Wafer 20 is typically transported to a position over chuck 200 by a transfer mechanism such as a paddle or fork. The wafer is then placed on lift pins which extend upward in holes 107a-107c (FIG. 2A). The lift pins then retract, lowering the wafer to the surface 15 of the chuck 200. If the wafer is positioned off-center, an edge straddles one or more of the wheels 40. If the frictional force between the wafer's edge and wheels 40 is sufficiently small, the wafer slides on the wheels without turning them. Otherwise, if the frictional force between wheels 40 and the wafer is too large for sliding, wheels 40 rotate. In either event, wafer 20 arrives at a position on the top surface 15 of the chuck 200 where it is accurately centered among the wheels 40 and where it can be clamped to the chuck by a vacuum or other type of clamping system. In one embodiment there is a small gap (approximately 0.005") between one or more of the wheels 40 when the wafer has been centered (i.e., the sum of the radii of the wafer 20 and wheels 40 is approximately 0.005" greater than the distance between the centerpoint of the chuck 200 and the central axis of each of wheels 40). The wheels must be located such that the appropriate capture diameter is provided when all parts (including the substrate) are at process temperature.
Permitting the wafer to either slide against or rotate the wheels is desirable, since, at any given time, one of the two mechanisms always works to achieve the centering. For example, while a wafer is sliding toward a central position on a chuck, if the frictional force between the wafer and one or more wheels becomes large enough to prevent further sliding, this frictional force will trigger rotation of the wheels, thereby continuing the centering process.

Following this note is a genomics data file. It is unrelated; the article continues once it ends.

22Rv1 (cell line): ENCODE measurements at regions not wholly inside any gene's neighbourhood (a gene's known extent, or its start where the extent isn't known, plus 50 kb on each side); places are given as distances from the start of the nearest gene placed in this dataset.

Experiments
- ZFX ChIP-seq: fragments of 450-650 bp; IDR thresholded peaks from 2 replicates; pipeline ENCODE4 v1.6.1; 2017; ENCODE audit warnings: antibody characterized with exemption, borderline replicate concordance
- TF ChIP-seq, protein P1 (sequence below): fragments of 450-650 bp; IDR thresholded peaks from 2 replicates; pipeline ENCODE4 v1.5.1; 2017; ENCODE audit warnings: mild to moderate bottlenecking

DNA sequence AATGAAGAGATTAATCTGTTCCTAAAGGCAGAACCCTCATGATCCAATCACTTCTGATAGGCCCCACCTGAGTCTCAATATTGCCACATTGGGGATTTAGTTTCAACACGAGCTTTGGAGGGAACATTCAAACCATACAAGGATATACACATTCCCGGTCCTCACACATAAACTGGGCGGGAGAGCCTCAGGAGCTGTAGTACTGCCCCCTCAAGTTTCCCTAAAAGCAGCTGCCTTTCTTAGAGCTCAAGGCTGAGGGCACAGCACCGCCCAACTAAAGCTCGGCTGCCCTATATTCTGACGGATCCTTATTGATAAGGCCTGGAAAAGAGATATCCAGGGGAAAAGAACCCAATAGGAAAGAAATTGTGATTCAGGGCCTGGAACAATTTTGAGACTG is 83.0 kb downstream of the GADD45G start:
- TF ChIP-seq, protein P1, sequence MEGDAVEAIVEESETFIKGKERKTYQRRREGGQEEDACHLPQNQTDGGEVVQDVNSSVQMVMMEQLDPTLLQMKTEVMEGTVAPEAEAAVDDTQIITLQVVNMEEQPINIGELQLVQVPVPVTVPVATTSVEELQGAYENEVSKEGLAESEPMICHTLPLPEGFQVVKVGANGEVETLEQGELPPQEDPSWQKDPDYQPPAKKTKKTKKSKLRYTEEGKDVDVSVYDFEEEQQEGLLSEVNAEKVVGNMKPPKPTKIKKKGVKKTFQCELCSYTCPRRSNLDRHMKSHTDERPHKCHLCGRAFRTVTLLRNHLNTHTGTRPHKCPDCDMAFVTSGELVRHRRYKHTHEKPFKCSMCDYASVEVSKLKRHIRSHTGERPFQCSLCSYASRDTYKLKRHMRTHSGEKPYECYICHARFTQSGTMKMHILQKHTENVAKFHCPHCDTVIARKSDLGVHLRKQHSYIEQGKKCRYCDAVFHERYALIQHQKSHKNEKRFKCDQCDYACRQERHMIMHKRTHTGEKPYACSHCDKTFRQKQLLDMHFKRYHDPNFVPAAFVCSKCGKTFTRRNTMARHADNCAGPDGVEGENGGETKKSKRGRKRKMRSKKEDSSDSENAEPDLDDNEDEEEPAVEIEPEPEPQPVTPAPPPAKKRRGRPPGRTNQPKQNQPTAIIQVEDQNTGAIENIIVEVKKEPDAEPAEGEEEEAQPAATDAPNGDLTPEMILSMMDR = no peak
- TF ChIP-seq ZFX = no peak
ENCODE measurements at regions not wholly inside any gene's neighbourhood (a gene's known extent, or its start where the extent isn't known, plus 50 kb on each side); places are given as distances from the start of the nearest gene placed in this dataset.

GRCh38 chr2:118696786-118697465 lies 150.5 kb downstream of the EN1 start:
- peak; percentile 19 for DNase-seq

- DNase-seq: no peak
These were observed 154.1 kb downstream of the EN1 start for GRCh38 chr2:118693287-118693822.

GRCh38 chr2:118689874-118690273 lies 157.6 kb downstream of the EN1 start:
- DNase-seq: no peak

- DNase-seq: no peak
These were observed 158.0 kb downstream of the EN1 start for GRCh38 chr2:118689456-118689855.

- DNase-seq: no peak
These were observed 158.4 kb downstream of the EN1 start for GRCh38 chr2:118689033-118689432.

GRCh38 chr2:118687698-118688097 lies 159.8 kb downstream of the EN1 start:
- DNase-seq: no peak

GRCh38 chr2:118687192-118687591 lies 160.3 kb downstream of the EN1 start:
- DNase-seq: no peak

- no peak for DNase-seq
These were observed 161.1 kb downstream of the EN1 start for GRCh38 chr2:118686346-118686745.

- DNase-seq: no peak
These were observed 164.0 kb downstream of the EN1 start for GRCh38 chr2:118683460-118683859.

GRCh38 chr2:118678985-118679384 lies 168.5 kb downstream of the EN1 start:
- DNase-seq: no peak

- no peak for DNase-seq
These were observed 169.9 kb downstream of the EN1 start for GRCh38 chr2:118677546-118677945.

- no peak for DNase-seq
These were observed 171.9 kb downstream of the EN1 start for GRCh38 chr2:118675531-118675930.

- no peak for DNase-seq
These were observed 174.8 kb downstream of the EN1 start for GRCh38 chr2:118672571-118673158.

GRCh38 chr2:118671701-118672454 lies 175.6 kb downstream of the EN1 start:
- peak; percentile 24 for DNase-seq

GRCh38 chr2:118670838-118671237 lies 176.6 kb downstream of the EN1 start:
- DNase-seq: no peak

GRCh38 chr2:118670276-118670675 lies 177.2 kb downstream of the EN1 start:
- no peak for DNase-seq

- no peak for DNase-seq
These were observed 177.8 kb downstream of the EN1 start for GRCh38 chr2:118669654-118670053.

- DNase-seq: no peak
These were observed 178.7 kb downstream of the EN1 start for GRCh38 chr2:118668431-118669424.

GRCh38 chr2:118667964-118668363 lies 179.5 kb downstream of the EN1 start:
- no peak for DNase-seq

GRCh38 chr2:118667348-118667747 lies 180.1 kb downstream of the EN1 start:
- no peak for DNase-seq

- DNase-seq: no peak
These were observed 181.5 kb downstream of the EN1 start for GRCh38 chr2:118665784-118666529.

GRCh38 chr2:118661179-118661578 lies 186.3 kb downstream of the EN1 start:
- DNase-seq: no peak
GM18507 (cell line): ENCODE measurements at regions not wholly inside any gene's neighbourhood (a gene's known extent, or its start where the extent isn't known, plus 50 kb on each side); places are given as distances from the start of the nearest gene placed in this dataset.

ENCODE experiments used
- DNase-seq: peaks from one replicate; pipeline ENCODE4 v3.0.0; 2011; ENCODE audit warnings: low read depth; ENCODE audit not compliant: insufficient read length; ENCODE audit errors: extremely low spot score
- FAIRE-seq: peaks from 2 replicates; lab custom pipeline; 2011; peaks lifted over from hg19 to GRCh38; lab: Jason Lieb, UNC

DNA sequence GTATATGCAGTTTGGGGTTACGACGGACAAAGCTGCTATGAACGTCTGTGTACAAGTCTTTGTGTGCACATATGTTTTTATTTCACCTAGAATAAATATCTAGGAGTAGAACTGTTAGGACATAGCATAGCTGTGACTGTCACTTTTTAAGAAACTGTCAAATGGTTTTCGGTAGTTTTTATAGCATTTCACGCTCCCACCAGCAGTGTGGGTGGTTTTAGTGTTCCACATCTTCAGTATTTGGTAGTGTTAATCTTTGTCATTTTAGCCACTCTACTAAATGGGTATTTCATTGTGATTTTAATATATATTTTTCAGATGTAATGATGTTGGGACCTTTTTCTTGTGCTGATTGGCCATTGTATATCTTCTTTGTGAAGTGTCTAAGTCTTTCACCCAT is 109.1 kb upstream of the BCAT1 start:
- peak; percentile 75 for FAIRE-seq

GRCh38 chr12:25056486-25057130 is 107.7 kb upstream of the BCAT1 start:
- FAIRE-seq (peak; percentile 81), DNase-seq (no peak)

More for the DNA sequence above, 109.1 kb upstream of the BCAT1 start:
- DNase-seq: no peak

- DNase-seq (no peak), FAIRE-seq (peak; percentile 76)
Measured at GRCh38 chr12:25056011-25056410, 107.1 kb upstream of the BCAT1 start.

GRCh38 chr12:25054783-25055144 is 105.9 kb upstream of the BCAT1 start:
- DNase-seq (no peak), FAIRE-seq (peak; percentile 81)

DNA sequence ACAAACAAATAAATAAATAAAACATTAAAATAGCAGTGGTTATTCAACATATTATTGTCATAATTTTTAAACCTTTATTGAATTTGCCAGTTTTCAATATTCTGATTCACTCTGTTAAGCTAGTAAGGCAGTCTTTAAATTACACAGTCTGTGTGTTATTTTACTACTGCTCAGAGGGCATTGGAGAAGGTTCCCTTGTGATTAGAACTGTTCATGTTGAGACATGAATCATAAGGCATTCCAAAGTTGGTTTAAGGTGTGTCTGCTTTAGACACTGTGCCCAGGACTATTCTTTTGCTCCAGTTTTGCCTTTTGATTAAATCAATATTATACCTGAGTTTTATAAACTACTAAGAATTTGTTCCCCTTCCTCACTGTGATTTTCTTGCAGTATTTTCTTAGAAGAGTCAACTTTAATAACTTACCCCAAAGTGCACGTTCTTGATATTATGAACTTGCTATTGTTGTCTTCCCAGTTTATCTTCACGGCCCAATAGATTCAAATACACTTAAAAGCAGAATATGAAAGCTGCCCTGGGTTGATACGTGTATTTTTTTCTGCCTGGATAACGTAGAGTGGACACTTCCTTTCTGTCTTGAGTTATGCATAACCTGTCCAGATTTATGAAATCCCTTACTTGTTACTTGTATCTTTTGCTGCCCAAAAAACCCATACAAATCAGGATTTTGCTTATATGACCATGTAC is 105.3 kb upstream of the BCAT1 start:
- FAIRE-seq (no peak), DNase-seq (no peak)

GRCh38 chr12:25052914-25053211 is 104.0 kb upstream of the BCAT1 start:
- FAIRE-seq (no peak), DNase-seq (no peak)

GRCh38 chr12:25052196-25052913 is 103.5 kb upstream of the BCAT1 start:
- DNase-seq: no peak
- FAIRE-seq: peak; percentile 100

As noted above, in the embodiment shown in FIGS. 4 and 5A-5C, cutouts 35 must be formed in the exclusion ring 30 to accommodate the top portions of the wheels 40 when the exclusion ring 30 is lowered into position. The need for cutouts 35 is avoided in the embodiment shown in the top view of FIG. 6, wherein the four wheels 40 are mounted at the midpoints of relatively long, flexible axles 55. The ends of the axles 55 are held by brackets 58 which are attached to chuck 200. In this embodiment the wafer is centered and clamped on chuck 200 in the manner described above. However, as the exclusion ring 30 is lowered, the lower surface of exclusion ring 30 presses downward on wheels 40, causing axles 55 to bend and allowing the exclusion ring to reach its required position with respect to the wafer. Since axles 55 can also bend outward, this embodiment can readily accommodate a wafer that is somewhat larger than normal. Axles 55 can be designed to allow wheels 40 to deflect a distance of 0.4 mm, for example.